The only way to get to the mainland on the eve of the 21st Century was the same way the Normans got there in the 11th: over water. Only the traveling time changed, about two hours, factoring in customs and immigration, an inconvenience that never seemed to bother the British.
Britain still considers itself to be a nation of seafarers and deep in the national psyche, Britannia still rules the seas. If they must journey to the continent, most Britons could care less about saving an hour. As Lord Palmerston, the British prime minister, put it in 1857: Why would we ever want to shorten a distance we would like to make much farther.
On the French side of the channel, the attitude was completely different. If the British resisted the tunnel as an invasion, the French embraced it as an opportunity. After all, the concept of a united Europe was their idea.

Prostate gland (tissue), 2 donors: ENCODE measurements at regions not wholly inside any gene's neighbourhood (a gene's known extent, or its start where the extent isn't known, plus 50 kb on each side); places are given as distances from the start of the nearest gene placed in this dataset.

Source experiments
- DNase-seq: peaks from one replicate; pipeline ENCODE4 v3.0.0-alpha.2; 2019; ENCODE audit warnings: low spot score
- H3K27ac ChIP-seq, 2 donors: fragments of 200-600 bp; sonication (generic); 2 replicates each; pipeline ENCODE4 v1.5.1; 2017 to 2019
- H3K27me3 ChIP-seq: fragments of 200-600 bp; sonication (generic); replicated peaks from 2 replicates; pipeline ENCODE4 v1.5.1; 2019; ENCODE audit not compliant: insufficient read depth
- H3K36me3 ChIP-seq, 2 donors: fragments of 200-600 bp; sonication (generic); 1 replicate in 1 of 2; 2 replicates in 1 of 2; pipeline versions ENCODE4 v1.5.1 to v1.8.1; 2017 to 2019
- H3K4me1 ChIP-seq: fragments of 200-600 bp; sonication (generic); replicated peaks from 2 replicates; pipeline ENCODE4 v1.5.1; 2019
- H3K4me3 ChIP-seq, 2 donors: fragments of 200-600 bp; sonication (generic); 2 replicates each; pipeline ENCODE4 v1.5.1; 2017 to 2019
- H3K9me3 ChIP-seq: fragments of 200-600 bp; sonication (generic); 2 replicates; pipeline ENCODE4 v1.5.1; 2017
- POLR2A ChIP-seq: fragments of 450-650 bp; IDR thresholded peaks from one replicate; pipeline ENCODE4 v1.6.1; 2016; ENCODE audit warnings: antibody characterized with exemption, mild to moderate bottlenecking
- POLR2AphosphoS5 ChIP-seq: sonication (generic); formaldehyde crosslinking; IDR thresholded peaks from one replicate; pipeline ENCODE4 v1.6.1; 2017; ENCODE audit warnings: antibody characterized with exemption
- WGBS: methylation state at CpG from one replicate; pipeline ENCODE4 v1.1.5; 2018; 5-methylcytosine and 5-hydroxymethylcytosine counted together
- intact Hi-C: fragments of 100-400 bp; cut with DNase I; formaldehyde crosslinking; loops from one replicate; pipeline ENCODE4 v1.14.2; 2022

The only people to make any real money on the project were French real estate agents selling to English gentlemen who had never let priniple interfere with profits. The gentry discovered that when the tunnel was finished they'd be able to reach a country home in France quicker than they could drive to their country home in Kent; which was not much of a selling point to the people in the pubs in Folkestone.
The problem is at the end of the day, we just do not like the French. We like France, we like their food, we like the way they live their life, but we just don't like the French people, said one man.
Seven years after the tunnel opened and 12 years after this story originally aired, one of Britain's xenophobic fears has become a reality. The tunnel has provided another avenue for illegal immigration into Britain at a time when everyone is concerned about terrorism and border security. There's no disputing that the Chunnel has deprived - or relieved - England of its island status forever. Strangely enough it's mostly the British who are lining up to use it.